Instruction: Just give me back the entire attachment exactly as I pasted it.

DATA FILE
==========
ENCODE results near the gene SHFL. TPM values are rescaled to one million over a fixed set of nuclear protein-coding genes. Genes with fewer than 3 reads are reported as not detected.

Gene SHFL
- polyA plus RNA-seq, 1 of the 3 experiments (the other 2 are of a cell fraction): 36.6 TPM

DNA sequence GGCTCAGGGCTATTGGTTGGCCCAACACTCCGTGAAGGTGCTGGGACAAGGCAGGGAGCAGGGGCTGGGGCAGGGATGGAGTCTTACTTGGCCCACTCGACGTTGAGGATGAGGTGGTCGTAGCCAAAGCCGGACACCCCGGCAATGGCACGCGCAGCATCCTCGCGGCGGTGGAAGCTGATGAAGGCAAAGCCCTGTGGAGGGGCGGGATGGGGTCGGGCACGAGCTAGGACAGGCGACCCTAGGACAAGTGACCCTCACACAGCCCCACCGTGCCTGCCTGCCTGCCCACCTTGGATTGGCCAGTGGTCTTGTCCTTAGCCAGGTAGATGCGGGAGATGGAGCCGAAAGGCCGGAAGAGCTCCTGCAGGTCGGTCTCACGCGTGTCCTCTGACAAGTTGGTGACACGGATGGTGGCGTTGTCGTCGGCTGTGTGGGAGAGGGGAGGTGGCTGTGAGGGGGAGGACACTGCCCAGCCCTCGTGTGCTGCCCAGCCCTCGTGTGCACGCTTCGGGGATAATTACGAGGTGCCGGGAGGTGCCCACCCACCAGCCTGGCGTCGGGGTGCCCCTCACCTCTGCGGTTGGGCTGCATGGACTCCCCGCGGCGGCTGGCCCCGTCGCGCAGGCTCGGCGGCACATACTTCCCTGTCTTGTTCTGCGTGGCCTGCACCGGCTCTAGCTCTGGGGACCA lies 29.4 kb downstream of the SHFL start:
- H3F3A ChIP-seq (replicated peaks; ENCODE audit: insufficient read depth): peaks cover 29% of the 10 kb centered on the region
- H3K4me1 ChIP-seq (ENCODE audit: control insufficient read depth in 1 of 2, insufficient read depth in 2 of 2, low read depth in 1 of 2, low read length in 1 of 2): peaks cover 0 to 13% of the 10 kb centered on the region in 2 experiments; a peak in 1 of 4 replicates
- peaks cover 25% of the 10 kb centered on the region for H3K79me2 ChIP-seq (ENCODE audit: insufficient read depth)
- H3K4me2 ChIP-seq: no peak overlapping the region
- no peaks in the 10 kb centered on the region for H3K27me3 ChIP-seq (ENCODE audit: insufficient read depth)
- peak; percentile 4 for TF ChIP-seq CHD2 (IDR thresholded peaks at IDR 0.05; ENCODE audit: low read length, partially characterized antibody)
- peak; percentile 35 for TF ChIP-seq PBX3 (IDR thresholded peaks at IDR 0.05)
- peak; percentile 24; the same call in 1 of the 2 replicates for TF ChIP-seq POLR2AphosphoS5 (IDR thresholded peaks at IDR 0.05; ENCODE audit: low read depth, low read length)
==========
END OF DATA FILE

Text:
ENCODE results near the gene SHFL. TPM values are rescaled to one million over a fixed set of nuclear protein-coding genes. Genes with fewer than 3 reads are reported as not detected.

Gene SHFL
- polyA plus RNA-seq, 1 of the 3 experiments (the other 2 are of a cell fraction): 36.6 TPM

DNA sequence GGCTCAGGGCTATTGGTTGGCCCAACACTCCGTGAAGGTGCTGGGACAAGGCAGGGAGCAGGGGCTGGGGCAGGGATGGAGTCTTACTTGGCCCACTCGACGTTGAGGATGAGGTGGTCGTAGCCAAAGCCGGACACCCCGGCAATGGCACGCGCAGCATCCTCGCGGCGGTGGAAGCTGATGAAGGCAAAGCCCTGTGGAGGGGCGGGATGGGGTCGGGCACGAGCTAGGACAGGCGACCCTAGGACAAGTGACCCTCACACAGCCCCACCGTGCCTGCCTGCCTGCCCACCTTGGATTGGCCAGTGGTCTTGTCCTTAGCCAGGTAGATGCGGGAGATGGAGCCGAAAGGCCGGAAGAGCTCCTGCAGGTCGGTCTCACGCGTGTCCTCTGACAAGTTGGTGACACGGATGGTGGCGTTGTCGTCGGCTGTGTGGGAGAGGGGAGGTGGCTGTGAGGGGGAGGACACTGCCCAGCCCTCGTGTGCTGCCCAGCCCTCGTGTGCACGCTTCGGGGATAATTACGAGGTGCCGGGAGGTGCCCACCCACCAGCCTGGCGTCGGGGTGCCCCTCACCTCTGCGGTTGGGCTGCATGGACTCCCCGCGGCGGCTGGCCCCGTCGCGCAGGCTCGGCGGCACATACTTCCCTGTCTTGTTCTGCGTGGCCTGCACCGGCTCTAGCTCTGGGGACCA lies 29.4 kb downstream of the SHFL start:
- H3F3A ChIP-seq (replicated peaks; ENCODE audit: insufficient read depth): peaks cover 29% of the 10 kb centered on the region
- H3K4me1 ChIP-seq (ENCODE audit: control insufficient read depth in 1 of 2, insufficient read depth in 2 of 2, low read depth in 1 of 2, low read length in 1 of 2): peaks cover 0 to 13% of the 10 kb centered on the region in 2 experiments; a peak in 1 of 4 replicates
- peaks cover 25% of the 10 kb centered on the region for H3K79me2 ChIP-seq (ENCODE audit: insufficient read depth)
- H3K4me2 ChIP-seq: no peak overlapping the region
- no peaks in the 10 kb centered on the region for H3K27me3 ChIP-seq (ENCODE audit: insufficient read depth)
- peak; percentile 4 for TF ChIP-seq CHD2 (IDR thresholded peaks at IDR 0.05; ENCODE audit: low read length, partially characterized antibody)
- peak; percentile 35 for TF ChIP-seq PBX3 (IDR thresholded peaks at IDR 0.05)
- peak; percentile 24; the same call in 1 of the 2 replicates for TF ChIP-seq POLR2AphosphoS5 (IDR thresholded peaks at IDR 0.05; ENCODE audit: low read depth, low read length)